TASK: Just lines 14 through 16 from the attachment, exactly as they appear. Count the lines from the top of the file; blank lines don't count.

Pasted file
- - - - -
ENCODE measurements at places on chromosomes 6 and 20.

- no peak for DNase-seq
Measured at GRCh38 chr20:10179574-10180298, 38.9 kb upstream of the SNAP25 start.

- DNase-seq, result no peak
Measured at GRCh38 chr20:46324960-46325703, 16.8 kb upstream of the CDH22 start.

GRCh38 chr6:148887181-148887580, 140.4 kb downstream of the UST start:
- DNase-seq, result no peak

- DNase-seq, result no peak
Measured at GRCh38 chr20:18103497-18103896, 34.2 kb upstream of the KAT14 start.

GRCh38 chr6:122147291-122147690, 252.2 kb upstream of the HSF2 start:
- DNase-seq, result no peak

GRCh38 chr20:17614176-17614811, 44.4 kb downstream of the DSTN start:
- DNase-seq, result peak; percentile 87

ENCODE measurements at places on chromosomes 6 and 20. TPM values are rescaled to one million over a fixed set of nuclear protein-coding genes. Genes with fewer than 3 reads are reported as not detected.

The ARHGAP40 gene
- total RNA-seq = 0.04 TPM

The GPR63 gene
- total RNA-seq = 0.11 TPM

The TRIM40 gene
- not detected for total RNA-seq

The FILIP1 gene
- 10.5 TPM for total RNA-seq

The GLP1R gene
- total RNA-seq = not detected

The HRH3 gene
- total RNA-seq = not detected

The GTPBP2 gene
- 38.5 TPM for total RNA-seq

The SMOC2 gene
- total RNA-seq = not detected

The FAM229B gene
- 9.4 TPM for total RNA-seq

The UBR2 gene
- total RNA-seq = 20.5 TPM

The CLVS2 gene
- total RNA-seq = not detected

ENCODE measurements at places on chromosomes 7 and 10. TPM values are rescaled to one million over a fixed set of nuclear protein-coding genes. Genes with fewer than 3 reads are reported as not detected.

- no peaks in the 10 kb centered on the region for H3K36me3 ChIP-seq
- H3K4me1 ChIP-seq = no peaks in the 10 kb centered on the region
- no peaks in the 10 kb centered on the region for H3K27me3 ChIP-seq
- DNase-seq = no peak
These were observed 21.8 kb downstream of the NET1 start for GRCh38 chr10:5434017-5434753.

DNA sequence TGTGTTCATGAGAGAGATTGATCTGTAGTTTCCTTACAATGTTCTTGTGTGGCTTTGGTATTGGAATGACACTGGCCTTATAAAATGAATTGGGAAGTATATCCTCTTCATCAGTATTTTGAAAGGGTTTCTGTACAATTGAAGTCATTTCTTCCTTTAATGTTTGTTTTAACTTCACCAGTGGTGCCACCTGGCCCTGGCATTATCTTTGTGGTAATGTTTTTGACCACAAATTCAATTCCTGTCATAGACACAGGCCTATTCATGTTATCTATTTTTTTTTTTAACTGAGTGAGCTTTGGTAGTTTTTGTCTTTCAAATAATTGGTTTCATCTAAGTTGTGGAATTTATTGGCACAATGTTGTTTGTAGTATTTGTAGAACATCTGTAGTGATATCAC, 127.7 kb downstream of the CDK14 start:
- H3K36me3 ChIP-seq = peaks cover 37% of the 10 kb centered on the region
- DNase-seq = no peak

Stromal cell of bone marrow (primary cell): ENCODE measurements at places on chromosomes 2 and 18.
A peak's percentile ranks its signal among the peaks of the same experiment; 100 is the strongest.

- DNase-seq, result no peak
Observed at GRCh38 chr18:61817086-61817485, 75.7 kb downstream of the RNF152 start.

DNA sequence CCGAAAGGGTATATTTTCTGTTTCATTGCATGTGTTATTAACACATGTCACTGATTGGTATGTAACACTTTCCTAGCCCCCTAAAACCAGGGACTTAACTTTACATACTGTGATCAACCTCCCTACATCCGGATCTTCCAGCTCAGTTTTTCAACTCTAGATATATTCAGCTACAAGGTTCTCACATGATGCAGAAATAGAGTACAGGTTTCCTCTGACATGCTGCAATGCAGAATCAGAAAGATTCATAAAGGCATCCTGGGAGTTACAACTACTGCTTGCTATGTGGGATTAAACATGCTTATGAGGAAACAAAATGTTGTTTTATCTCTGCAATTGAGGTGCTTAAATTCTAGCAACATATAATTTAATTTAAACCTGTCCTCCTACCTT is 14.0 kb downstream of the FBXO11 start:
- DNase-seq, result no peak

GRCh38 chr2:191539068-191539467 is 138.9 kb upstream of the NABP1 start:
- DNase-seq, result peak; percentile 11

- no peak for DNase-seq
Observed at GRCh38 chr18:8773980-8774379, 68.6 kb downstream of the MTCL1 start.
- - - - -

ENCODE measurements at places on chromosomes 6 and 20. TPM values are rescaled to one million over a fixed set of nuclear protein-coding genes. Genes with fewer than 3 reads are reported as not detected.

The ARHGAP40 gene
- total RNA-seq = 0.04 TPM